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Mergens is distinguishable on several grounds.«8»First, the plaintiffs were barred from attacking the Agreement because its release clause released the defendants from any claim the plaintiffs "ever had, now have . . . shall or may have . . . from the beginning of the world to the date" of the Agreement. Mergens , 166 F.3d at 1117. Here, in contrast, the release clause in the parties' Settlement Agreement is expressly limited to claims up to the date of the appellants'
«8»The respondents also rely upon Pettinelli v. Danzig , 722 F.2d 706, 709 (11th Cir. 1984) and Jankovich v. Bowen , 844 F. Supp. 743 (S.D. Fla. 1994), for the proposition that an adversarial relationship bars reliance. Mergens and Jankovich both relied on Pettinelli to support the position that an adversarial relationship bars justified reliance in securities fraud cases.
Pettinelli was a stockholder's derivative suit arising out of the formation and capitalization of a land development corporation. Pettinelli , 722 F.2d 706. In Pettinelli , the defendants persuaded the plaintiffs to invest in the corporation, promising them a substantial percentage of the corporations' stock in the future. Pettinelli , 722 F.2d at 708. When the corporation never issued the stock, the plaintiffs originally threatened to bring suit, but thereafter agreed to negotiate a settlement agreement in lieu of a suit. Pettinelli , 722 F.2d at 707-08. The Agreement contained a release provision stating that the Agreement settled all claims between the parties prior to that date. Pettinelli , 722 F.2d at 707-08. The plaintiffs later brought suit, alleging that the defendant corporation had fraudulently induced them to invest in the corporation and to enter the Agreement. Pettinelli , 722 F.2d at 707. The Eleventh Circuit found that the release clause barred the plaintiffs' claims and also that the parties' adversarial relationship made their reliance unjustified. Pettinelli , 722 F.2d at 710.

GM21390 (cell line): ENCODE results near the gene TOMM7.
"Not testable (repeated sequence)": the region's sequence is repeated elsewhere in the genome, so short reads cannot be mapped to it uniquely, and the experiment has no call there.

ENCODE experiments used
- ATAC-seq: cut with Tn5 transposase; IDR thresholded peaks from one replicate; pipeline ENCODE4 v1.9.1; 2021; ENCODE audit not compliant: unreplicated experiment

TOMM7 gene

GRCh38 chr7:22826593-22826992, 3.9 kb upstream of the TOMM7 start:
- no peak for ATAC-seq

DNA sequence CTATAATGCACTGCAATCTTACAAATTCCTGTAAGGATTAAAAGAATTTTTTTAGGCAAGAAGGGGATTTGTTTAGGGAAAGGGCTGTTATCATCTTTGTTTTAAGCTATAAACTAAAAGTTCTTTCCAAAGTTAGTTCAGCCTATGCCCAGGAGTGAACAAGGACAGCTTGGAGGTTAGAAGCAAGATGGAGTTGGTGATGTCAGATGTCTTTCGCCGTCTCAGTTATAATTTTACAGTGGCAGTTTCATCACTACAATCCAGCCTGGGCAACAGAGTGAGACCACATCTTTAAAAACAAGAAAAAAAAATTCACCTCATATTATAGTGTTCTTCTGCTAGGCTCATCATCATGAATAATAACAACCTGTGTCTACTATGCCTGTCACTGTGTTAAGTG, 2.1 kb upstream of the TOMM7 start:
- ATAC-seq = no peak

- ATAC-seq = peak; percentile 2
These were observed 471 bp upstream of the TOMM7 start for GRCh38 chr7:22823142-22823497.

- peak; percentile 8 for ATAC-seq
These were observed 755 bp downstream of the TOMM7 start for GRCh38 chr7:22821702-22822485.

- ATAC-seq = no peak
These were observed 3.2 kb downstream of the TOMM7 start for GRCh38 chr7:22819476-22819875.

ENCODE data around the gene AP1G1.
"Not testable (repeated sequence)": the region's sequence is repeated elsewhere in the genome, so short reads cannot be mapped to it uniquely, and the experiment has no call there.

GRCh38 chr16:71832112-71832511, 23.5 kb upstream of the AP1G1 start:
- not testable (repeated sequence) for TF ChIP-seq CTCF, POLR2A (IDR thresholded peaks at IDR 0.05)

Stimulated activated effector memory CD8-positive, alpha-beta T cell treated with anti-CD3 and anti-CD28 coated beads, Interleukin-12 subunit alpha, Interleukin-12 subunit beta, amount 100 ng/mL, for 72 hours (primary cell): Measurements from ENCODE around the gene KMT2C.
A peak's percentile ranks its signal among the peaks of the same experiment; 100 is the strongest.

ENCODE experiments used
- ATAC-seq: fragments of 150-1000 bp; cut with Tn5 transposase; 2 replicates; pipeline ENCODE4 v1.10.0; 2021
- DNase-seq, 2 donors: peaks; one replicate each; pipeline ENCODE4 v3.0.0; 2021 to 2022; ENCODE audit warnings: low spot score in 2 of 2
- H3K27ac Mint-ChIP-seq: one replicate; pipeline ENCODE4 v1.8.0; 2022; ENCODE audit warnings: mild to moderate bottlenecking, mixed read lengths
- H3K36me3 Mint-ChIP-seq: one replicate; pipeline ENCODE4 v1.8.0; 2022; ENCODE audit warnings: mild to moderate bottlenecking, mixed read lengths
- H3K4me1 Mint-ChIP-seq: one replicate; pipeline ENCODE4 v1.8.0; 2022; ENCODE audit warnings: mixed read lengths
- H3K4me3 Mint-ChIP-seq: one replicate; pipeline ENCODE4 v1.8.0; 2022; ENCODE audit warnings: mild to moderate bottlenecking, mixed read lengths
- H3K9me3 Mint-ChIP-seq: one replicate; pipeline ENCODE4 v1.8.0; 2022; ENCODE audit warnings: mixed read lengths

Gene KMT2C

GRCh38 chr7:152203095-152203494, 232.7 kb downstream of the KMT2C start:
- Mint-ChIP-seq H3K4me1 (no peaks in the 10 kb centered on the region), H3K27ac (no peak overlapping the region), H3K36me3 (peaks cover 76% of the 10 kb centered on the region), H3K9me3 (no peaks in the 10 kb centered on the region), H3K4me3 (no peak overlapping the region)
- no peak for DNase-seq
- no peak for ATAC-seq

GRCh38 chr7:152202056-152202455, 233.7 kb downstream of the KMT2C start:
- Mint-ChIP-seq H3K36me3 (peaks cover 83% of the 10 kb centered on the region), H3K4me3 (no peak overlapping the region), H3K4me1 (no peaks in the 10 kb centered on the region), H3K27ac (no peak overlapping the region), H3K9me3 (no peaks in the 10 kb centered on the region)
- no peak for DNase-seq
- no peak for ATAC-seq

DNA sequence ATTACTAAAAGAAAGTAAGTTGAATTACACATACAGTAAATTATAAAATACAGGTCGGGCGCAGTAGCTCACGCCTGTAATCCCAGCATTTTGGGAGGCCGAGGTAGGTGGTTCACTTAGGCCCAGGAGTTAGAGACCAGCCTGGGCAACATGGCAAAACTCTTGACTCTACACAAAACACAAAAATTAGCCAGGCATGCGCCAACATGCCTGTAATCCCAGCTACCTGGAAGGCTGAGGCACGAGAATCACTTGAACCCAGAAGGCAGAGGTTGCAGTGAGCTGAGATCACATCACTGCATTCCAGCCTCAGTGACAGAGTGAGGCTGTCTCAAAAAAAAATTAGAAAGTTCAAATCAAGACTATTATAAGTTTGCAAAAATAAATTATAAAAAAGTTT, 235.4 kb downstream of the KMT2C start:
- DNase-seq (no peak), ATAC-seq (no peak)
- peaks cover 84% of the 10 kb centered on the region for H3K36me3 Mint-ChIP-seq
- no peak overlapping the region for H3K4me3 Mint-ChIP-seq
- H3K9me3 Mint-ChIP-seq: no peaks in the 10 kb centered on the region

In Jankovich , the plaintiffs/stockholders and defendant corporation executed a Settlement and Release Agreement (Agreement) following disputes over the transfer of stock. Jankovich , 844 F. Supp. at 745. The Agreement's merger and release provision stated, "this Agreement constitutes the entire agreement between the parties with respect to the subject matter hereof and replaces and supersedes any prior or contemporaneous oral or written representations, agreements or understandings." Jankovich , 844 F. Supp. at 747. The plaintiffs argued that, nonetheless, the defendants fraudulently induced them to enter into a stock buyback agreement by "deliberately making false representations regarding the registration" of the stock. Jankovich , 844 F. Supp. at 747. Relying on Pettinelli , the district court found that even if the plaintiffs had been able to prove the existence of misrepresentations, their "claim for fraudulent inducement must be extinguished because [the] parties to an adversarial relationship . . . cannot justifiably claim that they relied on alleged misrepresentations." Jankovich , 844 F. Supp. at 748.